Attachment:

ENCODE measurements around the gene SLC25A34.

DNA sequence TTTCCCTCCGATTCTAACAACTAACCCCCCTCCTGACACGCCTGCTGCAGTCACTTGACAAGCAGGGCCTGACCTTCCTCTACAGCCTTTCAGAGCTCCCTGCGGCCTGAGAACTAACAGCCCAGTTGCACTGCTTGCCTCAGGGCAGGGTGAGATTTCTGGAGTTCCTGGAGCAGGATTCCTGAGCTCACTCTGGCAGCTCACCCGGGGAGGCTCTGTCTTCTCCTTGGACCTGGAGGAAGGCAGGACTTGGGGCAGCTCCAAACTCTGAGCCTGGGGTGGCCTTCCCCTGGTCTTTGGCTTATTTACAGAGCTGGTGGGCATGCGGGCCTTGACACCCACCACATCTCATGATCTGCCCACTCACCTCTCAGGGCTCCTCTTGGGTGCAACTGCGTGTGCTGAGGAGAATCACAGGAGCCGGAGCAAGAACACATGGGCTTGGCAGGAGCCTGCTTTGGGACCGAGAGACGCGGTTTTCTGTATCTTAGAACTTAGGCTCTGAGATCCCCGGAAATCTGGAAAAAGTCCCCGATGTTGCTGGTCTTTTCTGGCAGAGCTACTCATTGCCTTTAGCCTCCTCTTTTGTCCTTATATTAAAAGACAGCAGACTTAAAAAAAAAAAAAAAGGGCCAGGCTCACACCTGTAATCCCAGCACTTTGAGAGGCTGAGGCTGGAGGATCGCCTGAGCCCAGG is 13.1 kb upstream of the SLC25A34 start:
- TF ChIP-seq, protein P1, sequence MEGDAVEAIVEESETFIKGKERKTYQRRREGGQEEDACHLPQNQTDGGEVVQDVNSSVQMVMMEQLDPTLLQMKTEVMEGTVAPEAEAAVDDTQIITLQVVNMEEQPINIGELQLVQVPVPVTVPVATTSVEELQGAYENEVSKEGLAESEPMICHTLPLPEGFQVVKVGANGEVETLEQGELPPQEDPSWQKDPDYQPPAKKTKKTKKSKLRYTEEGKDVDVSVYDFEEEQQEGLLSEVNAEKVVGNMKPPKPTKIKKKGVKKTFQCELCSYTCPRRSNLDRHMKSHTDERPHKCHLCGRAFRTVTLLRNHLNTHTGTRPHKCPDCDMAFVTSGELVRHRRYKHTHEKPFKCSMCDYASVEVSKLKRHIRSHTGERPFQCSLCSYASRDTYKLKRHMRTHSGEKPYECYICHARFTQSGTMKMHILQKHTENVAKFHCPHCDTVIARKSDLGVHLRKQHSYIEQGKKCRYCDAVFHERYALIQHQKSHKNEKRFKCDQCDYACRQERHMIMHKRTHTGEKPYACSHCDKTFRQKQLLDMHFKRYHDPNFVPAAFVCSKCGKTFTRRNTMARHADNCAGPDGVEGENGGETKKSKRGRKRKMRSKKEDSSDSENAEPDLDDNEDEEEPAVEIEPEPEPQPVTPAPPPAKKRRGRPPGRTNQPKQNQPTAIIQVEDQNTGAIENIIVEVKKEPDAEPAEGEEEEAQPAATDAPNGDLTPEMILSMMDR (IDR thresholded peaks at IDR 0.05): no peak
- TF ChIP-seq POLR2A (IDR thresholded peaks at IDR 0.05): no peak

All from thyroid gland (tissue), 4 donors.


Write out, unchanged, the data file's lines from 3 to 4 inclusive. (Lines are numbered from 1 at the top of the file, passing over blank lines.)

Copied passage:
- TF ChIP-seq, protein P1, sequence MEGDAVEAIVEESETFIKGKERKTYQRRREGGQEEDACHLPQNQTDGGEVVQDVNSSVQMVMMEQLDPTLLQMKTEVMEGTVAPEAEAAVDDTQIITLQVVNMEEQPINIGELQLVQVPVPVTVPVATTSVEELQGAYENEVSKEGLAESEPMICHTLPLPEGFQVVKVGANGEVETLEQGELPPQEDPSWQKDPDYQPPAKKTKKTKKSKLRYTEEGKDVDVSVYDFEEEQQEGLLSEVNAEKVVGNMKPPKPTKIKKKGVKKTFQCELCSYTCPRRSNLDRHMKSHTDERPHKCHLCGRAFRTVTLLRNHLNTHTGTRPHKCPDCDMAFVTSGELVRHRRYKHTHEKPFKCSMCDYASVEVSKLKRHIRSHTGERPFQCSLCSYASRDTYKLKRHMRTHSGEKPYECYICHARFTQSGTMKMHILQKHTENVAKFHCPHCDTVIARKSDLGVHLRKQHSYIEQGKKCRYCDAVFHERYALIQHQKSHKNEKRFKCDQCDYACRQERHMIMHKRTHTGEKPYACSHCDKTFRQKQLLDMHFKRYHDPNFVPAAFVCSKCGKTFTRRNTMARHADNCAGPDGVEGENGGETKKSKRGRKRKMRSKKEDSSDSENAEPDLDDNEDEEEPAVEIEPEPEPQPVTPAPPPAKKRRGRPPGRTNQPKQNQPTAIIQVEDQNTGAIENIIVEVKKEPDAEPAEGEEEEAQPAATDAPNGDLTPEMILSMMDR (IDR thresholded peaks at IDR 0.05): no peak
- TF ChIP-seq POLR2A (IDR thresholded peaks at IDR 0.05): no peak